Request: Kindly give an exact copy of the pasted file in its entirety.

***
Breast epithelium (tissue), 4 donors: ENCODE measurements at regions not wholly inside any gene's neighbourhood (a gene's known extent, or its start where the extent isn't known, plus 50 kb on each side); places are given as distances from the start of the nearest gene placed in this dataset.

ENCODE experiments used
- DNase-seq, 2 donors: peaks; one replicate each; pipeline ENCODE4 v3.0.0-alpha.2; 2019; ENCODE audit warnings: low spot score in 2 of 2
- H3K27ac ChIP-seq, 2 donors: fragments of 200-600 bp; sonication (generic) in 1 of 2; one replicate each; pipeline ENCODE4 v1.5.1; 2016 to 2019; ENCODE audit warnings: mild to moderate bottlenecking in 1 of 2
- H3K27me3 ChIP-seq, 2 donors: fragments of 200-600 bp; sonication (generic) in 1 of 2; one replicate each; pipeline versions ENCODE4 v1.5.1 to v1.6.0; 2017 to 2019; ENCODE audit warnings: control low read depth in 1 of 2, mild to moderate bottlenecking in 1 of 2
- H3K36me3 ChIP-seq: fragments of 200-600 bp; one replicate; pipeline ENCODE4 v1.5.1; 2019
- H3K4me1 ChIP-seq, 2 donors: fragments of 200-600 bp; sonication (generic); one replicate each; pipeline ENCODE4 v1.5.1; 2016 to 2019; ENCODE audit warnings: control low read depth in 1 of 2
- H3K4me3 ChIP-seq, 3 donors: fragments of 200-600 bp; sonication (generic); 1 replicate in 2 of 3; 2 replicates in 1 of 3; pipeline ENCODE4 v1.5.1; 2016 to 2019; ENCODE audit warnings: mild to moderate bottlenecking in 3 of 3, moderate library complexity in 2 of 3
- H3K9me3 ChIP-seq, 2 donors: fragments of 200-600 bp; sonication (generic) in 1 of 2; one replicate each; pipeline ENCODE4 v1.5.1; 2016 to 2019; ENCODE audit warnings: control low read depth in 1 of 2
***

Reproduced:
Breast epithelium (tissue), 4 donors: ENCODE measurements at regions not wholly inside any gene's neighbourhood (a gene's known extent, or its start where the extent isn't known, plus 50 kb on each side); places are given as distances from the start of the nearest gene placed in this dataset.

ENCODE experiments used
- DNase-seq, 2 donors: peaks; one replicate each; pipeline ENCODE4 v3.0.0-alpha.2; 2019; ENCODE audit warnings: low spot score in 2 of 2
- H3K27ac ChIP-seq, 2 donors: fragments of 200-600 bp; sonication (generic) in 1 of 2; one replicate each; pipeline ENCODE4 v1.5.1; 2016 to 2019; ENCODE audit warnings: mild to moderate bottlenecking in 1 of 2
- H3K27me3 ChIP-seq, 2 donors: fragments of 200-600 bp; sonication (generic) in 1 of 2; one replicate each; pipeline versions ENCODE4 v1.5.1 to v1.6.0; 2017 to 2019; ENCODE audit warnings: control low read depth in 1 of 2, mild to moderate bottlenecking in 1 of 2
- H3K36me3 ChIP-seq: fragments of 200-600 bp; one replicate; pipeline ENCODE4 v1.5.1; 2019
- H3K4me1 ChIP-seq, 2 donors: fragments of 200-600 bp; sonication (generic); one replicate each; pipeline ENCODE4 v1.5.1; 2016 to 2019; ENCODE audit warnings: control low read depth in 1 of 2
- H3K4me3 ChIP-seq, 3 donors: fragments of 200-600 bp; sonication (generic); 1 replicate in 2 of 3; 2 replicates in 1 of 3; pipeline ENCODE4 v1.5.1; 2016 to 2019; ENCODE audit warnings: mild to moderate bottlenecking in 3 of 3, moderate library complexity in 2 of 3
- H3K9me3 ChIP-seq, 2 donors: fragments of 200-600 bp; sonication (generic) in 1 of 2; one replicate each; pipeline ENCODE4 v1.5.1; 2016 to 2019; ENCODE audit warnings: control low read depth in 1 of 2